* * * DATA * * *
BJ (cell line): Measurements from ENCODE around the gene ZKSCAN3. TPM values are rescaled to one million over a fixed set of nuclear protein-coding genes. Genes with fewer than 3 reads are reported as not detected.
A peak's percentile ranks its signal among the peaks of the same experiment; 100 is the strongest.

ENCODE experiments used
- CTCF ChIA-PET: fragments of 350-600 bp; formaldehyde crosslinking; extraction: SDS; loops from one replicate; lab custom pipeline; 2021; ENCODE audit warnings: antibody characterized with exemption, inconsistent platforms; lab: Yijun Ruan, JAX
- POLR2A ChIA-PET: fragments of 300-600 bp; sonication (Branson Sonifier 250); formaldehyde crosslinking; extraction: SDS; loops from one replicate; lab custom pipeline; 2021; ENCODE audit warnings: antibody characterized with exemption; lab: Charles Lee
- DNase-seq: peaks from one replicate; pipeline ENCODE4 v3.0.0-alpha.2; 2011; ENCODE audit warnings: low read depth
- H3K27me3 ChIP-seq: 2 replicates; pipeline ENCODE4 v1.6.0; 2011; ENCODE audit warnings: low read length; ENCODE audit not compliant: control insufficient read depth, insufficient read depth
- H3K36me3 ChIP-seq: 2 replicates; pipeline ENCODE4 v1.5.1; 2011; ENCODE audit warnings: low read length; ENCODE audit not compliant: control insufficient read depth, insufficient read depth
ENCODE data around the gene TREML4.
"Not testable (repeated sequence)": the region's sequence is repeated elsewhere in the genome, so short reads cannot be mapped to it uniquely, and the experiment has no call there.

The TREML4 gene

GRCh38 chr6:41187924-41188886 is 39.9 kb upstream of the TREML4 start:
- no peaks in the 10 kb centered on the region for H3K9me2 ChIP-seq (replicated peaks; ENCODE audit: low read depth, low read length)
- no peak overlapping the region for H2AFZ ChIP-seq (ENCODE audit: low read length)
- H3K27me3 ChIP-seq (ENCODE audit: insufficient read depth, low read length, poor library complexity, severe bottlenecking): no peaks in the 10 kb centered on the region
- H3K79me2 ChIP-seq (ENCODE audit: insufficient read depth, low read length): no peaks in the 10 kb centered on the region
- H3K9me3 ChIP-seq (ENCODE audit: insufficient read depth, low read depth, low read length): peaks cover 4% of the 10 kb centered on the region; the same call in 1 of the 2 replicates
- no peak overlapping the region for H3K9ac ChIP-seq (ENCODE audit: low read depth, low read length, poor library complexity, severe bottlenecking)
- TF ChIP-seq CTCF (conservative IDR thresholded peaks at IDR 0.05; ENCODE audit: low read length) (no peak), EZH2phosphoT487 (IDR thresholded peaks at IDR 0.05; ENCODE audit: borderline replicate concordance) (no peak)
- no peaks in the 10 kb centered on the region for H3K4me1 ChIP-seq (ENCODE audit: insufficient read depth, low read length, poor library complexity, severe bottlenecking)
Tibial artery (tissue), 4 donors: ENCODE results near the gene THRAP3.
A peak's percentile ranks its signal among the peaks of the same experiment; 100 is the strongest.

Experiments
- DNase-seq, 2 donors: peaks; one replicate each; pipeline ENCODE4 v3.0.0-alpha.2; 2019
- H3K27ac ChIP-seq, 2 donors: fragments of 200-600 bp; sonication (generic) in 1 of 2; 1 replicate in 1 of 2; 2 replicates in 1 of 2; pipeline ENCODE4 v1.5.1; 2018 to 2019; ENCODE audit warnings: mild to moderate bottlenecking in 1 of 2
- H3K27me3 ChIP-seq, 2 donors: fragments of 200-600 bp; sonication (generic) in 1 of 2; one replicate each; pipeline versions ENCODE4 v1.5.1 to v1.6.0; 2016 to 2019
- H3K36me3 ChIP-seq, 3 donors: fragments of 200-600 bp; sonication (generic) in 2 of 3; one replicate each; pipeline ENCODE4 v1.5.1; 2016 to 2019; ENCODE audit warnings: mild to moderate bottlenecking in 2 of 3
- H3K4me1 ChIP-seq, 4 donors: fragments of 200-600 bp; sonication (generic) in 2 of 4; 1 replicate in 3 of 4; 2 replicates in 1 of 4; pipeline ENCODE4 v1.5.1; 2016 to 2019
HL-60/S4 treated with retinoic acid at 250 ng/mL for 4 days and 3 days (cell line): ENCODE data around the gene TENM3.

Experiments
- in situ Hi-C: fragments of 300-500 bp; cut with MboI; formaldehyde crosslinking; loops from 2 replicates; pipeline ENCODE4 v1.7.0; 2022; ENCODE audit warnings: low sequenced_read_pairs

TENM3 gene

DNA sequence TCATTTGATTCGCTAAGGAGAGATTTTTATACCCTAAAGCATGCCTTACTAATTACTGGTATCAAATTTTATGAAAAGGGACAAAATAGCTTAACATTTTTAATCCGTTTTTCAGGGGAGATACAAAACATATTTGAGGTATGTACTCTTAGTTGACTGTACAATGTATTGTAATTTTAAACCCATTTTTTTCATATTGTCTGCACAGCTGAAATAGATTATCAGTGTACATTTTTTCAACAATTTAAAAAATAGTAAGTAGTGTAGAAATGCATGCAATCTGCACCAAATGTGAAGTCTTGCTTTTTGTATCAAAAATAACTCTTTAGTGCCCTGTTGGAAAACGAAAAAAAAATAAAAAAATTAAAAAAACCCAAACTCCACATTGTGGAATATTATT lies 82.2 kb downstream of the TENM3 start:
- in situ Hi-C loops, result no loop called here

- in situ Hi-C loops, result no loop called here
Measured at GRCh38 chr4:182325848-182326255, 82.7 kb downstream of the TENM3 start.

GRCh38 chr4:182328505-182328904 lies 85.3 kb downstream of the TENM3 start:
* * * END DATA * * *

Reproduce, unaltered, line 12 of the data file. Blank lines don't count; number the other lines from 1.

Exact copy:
GRCh38 chr6:41187924-41188886 is 39.9 kb upstream of the TREML4 start: